I somehow managed to seize up my back a couple of weeks ago. Whilst I've regained some freedom of movement, it still aches. I'm trying to keep moving, as sitting still doesn't help. So, despite the temperature hovering around freezing, I took myself off for a hobble round Haworth. It was cold but there wasn't a breath of wind so it was actually really pleasant wandering around in the weak sunshine. I'd forgotten that the Brontë Parsonage Museum closes during January, as do many of the cafés and tourist shops, so there were only a handful of other visitors and I could appreciate 'the bones' of the village, rather than fighting through the crowds.
It isn't exactly a pretty place (too gritty and 'northern' for that) but it has a lot of charm, with its steep, cobbled main street (made famous recently as a challenging climb on the Tours de France and Yorkshire cycle races). There is a host of little alleys and backstreets to explore too, as well as the area around the Parsonage and church.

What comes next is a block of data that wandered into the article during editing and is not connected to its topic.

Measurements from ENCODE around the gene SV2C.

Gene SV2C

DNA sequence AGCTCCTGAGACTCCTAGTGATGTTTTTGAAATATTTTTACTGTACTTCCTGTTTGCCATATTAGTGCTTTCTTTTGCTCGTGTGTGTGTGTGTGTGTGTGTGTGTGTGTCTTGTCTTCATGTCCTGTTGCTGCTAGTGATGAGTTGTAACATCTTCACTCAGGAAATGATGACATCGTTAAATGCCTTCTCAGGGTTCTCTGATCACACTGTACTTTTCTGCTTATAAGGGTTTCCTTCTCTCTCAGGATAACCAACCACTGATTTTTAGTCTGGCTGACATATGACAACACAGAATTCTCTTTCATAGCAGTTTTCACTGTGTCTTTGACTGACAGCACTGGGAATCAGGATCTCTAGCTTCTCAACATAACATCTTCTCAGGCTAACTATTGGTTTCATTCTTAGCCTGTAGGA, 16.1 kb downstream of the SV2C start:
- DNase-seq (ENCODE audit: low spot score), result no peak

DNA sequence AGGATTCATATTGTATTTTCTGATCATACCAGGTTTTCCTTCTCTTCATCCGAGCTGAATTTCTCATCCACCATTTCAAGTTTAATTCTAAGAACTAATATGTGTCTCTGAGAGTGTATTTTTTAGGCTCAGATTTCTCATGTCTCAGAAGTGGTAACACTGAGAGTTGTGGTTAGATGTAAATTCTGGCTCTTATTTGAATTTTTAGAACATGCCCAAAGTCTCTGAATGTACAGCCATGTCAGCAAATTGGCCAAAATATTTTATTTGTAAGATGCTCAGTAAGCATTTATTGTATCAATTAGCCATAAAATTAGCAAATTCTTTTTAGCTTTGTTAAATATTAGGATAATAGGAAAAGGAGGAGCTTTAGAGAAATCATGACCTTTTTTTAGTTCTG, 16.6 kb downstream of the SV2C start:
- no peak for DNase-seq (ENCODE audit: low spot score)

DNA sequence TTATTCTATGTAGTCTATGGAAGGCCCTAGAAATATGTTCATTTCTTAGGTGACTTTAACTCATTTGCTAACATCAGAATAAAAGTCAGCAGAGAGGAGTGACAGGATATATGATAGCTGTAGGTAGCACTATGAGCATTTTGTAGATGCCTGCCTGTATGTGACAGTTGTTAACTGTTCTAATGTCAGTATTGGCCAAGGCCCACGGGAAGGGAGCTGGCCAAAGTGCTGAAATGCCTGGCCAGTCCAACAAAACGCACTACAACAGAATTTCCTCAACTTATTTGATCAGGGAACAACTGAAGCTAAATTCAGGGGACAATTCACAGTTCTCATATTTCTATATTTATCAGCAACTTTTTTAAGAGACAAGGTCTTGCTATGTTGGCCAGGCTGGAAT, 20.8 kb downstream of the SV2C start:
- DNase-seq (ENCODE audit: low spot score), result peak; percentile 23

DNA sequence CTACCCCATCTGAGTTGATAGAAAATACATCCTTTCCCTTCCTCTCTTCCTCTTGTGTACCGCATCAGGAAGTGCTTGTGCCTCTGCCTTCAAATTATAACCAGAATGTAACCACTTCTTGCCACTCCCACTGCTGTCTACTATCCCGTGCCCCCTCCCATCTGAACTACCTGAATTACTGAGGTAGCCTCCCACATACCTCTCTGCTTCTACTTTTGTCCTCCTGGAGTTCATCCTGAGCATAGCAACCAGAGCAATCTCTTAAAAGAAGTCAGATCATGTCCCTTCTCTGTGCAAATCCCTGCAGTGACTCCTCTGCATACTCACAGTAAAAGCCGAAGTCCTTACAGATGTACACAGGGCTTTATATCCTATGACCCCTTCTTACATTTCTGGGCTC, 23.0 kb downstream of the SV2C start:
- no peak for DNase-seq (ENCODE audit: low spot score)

The imposing Hall Green Baptist Chapel sits at the bottom of the main street, with a glorious view of fields beyond. Haworth was an important centre during the Evangelical revival in the 18th century, which led to the birth of Methodism. (Interesting article HERE about that and Patrick Brontë's links to it).
The lack of crowds meant it was easier to appreciate the many different shapes and sizes of buildings that line the main street. There is a wondrous hodgepodge of houses, pubs and commercial premises clinging to its slopes.